This is why real line breaks are so important for Twitter poetry, and not just the representation of line breaks with a forward slash. There is a huge, liberating difference between the poetweet at the head of this essay, and how it would feel if written as “The streets of Oxford, / connoted, well trodden. // Unlike Twitter, waiting still / till its highways – bridges over / to an other world – are filled.” This would sustain and amplify the clutter of Twitter. In page-poetry, the line break indicates form, creates suspense, subverts meaning, and so on. On Twitter, it is also a way of creating genuinely empty space without using up many characters. When the poetweet appears on a Twitter feed, against line after long line of tweets, it signals a breath against a relentless noise. Equally, when whole profiles are devoted to poetry—one long reel—they create an elevated virtual as well as psychological space within the Twitter world. Poetweets are as much about the silence they create in a cluttered world as about the words they articulate. They are the subversive counter to Twitter.

V. Poets Can Redefine Twitter

Twitter affects its users not just in the act of tweeting, but also in the language used to talk about it. The poetweeter refuses to let the founders, markerters, and popularizers of Twitter be the definers of its motives and metaphors. Twitter is first and foremost a form: the way it is used and the way it is perceived must be defined by its users. As such, poetweeting is a political as much as poetic act; it makes a stand for people creating their own experience, rather than allowing it to be created by market forces. Such people are the poets of Twitter. They must not receive Twitter passively, but be active creators of it. They must create new metaphors, coding a new and expressive language to describe it, and mediate its impact upon them.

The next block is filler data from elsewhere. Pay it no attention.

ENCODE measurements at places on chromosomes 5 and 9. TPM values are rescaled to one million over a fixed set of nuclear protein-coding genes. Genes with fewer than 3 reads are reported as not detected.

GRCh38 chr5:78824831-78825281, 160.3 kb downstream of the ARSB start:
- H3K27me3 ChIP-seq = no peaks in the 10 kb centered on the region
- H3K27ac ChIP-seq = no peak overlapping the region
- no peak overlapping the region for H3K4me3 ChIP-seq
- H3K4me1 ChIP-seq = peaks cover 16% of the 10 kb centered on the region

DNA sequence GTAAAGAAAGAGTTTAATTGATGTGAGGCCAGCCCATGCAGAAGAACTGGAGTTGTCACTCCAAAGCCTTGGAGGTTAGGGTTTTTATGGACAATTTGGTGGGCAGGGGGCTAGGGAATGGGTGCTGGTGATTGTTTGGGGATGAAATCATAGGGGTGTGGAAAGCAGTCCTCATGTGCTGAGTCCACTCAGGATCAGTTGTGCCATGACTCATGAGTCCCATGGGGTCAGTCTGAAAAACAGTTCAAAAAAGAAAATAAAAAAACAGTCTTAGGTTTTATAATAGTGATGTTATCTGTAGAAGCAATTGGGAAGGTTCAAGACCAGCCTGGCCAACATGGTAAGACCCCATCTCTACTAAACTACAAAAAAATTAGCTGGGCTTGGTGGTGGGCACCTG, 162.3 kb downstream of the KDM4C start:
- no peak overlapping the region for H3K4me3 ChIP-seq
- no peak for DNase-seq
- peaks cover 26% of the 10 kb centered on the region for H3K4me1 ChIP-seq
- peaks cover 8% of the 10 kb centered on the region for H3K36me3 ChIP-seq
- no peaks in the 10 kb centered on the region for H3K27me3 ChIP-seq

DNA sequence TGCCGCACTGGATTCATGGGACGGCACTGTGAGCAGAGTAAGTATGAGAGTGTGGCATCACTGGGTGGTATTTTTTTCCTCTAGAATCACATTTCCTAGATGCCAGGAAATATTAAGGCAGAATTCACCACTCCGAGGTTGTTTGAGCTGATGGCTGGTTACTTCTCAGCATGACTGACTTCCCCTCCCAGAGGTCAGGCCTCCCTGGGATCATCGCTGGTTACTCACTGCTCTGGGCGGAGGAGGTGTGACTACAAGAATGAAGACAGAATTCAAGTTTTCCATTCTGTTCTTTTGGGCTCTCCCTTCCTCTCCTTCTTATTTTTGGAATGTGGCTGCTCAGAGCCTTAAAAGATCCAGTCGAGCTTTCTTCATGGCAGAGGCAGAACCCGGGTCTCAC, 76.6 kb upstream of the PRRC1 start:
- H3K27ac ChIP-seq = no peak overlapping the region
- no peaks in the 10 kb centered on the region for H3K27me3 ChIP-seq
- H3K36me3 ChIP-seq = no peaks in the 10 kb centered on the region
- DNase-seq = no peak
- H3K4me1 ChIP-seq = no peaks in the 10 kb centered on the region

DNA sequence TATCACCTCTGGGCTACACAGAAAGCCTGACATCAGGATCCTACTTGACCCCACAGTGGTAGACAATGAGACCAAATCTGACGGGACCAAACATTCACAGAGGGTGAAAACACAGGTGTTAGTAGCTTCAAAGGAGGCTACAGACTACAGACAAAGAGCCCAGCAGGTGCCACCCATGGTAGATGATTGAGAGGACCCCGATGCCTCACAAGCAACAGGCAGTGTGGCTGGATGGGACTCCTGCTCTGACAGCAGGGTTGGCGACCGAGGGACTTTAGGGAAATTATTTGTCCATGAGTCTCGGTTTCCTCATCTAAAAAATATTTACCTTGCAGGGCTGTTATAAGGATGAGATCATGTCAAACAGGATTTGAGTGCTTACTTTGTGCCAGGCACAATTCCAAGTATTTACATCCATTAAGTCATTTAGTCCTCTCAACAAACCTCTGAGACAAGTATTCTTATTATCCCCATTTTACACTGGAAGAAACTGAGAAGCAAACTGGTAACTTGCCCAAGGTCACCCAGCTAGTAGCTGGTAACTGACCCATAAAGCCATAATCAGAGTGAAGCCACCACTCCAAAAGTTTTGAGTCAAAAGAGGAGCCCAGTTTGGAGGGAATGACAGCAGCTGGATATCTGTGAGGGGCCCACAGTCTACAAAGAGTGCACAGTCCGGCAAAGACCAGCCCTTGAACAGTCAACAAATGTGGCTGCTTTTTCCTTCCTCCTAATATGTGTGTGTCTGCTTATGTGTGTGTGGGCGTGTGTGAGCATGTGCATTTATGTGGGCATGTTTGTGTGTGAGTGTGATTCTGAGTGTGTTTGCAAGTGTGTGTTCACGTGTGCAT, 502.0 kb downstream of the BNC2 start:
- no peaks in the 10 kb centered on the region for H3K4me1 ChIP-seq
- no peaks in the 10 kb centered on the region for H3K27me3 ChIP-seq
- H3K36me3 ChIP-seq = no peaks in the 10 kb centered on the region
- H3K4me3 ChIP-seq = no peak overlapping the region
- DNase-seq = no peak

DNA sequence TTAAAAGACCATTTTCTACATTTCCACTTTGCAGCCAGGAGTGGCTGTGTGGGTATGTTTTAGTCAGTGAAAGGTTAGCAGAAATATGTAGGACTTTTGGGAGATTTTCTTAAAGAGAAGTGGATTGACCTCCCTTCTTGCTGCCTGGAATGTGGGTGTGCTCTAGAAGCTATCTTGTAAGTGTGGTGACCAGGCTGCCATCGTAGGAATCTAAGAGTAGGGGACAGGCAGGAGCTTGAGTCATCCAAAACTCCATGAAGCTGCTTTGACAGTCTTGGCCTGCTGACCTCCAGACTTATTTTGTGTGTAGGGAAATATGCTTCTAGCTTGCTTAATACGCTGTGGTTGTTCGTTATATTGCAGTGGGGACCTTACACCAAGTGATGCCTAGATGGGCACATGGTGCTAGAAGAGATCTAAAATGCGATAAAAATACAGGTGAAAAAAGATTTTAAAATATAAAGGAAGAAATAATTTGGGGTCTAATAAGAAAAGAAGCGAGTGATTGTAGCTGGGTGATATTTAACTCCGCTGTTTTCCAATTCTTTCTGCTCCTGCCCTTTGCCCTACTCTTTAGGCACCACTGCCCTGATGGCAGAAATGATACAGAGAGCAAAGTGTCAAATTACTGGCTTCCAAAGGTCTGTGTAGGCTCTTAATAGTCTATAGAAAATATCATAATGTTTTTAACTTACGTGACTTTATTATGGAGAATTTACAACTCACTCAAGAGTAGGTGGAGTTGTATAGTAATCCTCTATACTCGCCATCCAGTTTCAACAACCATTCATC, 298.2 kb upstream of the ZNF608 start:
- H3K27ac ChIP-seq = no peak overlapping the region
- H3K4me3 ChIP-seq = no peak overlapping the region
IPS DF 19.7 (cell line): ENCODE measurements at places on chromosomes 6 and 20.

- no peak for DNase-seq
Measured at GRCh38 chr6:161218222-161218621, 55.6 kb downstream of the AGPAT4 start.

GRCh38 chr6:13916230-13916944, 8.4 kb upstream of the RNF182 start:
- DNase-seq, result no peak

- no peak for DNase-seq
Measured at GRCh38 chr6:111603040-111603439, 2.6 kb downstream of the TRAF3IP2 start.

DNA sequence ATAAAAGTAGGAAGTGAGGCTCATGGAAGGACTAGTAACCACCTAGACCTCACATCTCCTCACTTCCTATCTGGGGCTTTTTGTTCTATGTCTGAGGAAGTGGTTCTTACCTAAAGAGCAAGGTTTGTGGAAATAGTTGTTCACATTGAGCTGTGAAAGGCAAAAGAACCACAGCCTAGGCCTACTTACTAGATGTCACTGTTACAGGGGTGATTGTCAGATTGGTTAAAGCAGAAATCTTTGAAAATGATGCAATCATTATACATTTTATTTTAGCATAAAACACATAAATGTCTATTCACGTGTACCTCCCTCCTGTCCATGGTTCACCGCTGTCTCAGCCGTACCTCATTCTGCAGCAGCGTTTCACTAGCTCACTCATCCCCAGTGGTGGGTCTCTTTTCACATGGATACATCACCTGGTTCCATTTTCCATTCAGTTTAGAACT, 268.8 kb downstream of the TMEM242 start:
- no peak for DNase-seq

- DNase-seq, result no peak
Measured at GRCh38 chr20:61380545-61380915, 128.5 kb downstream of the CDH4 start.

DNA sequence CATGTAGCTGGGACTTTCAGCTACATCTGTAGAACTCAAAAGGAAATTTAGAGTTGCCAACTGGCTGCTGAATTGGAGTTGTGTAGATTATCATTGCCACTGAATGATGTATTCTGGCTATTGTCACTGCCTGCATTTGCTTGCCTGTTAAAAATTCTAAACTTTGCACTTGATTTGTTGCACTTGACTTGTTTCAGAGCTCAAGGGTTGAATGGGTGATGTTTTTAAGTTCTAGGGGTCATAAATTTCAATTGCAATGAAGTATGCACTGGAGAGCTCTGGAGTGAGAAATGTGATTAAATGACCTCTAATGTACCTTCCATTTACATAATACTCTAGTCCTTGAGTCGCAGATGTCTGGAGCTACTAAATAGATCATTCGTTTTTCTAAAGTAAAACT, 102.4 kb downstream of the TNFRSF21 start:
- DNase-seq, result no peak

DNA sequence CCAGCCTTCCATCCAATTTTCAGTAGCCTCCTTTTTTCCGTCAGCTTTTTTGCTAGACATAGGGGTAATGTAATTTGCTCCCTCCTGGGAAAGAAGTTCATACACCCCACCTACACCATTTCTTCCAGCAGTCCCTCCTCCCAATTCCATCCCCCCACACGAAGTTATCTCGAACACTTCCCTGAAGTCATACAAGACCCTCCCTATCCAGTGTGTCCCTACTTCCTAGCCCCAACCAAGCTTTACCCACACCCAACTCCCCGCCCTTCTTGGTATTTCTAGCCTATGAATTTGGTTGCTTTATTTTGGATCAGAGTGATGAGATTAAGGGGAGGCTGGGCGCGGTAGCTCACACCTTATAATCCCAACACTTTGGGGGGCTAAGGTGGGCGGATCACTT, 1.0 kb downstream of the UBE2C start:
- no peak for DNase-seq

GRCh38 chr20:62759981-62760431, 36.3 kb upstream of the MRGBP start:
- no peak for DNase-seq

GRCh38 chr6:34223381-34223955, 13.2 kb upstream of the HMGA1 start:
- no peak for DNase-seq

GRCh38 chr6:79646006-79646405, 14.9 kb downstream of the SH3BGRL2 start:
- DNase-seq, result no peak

It is not that poetweets should always be meta-poetic; they should not. Poetry must talk about the world more than about itself. Poetweets must be cognizant of the fact that they are written in and on a Twitter world, but equally, they must find a way to be distinctly Twittered phenomena regardless of their subject matter. The test of poetweeters is whether they can articulate the world they are a part of, in all its aspects, experiences, and emotions. What is it like to live now, to be part of the world we have constructed and are constructing? How has Twitter—both in itself, and as a metonym for all that is new—changed our experience of the world?

VI. Poetweets Can Be Short Or Long

The poetweet as a distinct form is primarily a one-part, stand-alone burst of language. Each is a single thought or moment individually analysed, mythologized, or captured. John Muse, talking about Twitter-theatre, has put it wonderfully: “This is essentially the dream behind Twitter—that any sliver of experience might reward attention”.

Yet there is a large-scale form that Twitter calls for—and the one that is implied by Twitter: the poetic series, that is, a sequence of independent but interconnected poems: glimpses of an autumn forest, moments of reflection on the experience of time, experimental slides, and so on. This is like life itself, an experience of many single moments, only subsequently threaded together through a creative faculty independent of the experience itself. The Twitter series is an adhoc, lifelike mix.